October 17, 2022 Simple Minds – Direction of the Heart (Album Review)
Even in the year 2022 the pioneering Scottish band Simple Minds are proving once again their prolificacy. Standing out among many of their batchmates that had long disbanded or faded out, currently – consisting of founders Jim Kerr (vocals) and Charlie Burchill (guitars, keyboards), along with Ged Grimes (bass), Gordy Goudie (acoustic guitar), Cherisse Osei (drums), Berenice Scott (keyboards), as well as Sarah Brown (vocals) – they continue to travel a unique road. Formed in 1977, in Glasgow, during the development of the Post-Punk/ New Wave genre, Simple Minds has built an impressive discography of nineteen proper studio albums–from 1979’s Life in a Day to the forthcoming Direction of the Heart.
Slated to come out on October 21, 2022, via BMG Records, Simple Minds’ new record follows the heels of the energizing Walk Between Worlds of four years ago. Their eighteenth studio album of original material, and consisting of nine new songs, it opens with the midnight blue swagger of the lead single “Vision Thing,” which talks about revolutions and solutions, celebrating life amidst the world’s current strife. The sharp, shiny, melodic trademark guitar lines of Charlie Burchill then take precedent with the ensuing “First You Jump,” carrying a nostalgic streak and positive lyrical intent. And then there is the thematically confrontational and sonically textured and synth-driven “Human Traffic,” featuring Russell Mael of Sparks.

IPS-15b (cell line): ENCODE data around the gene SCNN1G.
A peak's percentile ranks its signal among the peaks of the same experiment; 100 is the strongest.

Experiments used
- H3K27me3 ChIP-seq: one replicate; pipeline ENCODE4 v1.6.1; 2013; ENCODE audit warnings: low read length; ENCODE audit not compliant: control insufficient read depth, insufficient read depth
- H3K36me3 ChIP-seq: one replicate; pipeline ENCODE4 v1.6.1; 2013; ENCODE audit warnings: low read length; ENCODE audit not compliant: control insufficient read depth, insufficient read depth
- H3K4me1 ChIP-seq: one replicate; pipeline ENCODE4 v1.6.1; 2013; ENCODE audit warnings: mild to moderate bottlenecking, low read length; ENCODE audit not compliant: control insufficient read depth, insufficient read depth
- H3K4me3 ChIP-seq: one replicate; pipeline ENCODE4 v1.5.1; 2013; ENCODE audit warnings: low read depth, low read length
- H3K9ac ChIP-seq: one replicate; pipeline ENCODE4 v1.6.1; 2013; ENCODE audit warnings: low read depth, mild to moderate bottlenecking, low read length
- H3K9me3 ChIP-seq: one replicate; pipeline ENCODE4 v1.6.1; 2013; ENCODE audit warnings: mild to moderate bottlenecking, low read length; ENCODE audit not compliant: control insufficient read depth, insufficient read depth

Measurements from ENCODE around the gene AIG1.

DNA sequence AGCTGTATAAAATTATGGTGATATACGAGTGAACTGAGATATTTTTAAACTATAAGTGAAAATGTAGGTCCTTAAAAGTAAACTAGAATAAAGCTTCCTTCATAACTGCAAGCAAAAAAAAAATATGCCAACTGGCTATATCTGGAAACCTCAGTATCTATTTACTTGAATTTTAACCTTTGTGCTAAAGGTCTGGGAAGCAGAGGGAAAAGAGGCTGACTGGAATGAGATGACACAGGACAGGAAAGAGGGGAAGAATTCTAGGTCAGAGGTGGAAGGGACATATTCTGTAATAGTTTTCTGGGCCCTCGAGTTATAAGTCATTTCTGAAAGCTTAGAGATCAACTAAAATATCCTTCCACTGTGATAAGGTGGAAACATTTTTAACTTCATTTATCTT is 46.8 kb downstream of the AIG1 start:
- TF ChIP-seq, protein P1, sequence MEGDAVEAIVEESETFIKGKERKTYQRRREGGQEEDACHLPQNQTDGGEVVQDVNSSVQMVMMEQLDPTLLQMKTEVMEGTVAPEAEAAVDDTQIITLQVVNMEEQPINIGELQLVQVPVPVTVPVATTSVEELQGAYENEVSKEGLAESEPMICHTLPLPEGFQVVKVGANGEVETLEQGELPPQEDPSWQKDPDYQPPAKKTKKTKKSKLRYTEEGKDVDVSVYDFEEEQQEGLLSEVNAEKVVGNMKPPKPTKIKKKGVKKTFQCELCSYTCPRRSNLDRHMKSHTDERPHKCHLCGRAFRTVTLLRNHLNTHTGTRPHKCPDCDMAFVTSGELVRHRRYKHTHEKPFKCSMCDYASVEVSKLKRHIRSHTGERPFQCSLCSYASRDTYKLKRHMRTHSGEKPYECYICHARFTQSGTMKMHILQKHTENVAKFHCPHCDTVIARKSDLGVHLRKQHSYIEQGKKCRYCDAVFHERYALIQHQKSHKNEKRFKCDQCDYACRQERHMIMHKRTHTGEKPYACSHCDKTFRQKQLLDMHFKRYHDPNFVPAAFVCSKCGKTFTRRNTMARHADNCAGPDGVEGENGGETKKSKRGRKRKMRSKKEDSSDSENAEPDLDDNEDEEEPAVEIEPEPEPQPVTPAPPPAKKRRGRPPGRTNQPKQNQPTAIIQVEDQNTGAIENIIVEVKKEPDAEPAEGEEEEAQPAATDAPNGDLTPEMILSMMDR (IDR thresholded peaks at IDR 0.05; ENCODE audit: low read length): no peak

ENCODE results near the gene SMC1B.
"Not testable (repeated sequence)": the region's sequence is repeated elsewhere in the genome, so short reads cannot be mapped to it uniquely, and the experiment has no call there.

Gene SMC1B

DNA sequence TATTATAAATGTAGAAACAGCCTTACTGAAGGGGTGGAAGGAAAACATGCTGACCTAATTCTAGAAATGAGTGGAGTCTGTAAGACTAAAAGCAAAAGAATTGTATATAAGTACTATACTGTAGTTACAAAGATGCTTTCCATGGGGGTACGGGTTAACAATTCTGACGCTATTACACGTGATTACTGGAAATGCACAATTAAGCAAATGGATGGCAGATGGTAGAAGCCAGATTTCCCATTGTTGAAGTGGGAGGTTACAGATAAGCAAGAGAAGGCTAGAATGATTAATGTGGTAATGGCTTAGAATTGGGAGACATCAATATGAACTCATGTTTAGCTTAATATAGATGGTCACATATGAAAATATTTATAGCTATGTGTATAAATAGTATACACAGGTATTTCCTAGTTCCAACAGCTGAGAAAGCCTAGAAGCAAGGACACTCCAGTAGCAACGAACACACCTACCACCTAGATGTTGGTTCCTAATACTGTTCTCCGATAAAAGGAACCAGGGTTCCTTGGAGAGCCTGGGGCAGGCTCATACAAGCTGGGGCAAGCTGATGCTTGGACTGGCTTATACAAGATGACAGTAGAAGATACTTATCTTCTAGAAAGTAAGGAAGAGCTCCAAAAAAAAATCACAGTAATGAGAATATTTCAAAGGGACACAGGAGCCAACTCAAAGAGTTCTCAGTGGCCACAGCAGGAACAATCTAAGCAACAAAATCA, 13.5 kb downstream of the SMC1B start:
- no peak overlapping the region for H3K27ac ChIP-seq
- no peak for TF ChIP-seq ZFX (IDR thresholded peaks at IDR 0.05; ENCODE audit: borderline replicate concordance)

Later on, “Who Killed Truth?” is a slight change of mood–jangly, groove-oriented, funky; in fact, Jim Kerr’s voice is powerful and stellar as usual, soaring the same skies occupied by the likes of U2’s Bono, The Alarm’s Mike Peters, The Call’s Michael Been, and Cactus World News’ Eoin McEvoy. With “Solstice Kiss,” the listener is then treated to a relaxing, shimmering, and graceful New Wave balladry.
The Post-Punk energy continues with “Act of Love,” reminding the initiated of the beloved “Alive and Kicking” and “Sanctify Yourself” of old. Before wrapping up, the gang launches into something Synthpop-stylized, “Natural”; and then steps hard onto the accelerator, to activate the rockin’ stomper “Planet Zero.” Finally, Kerr and the whole Simple Minds crew finish off their new record with a faithful rendition of “The Walls Came Down”– a 1983 original by fellow Post-Punkers The Call.
Nearly half a century has passed since the rise of Post-Punk New Wave; and as stated, many that made the scene vibrant had long retired, and only a few were able to soldier on. Among these, which include Duran Duran, Depeche Mode, O.M.D., and U2, Simple Minds remains one of the most prolific. A charismatic group rises again, with Direction of the Heart in tow, and that is Cryptic Rock gives this exciting album 4 out of 5 stars.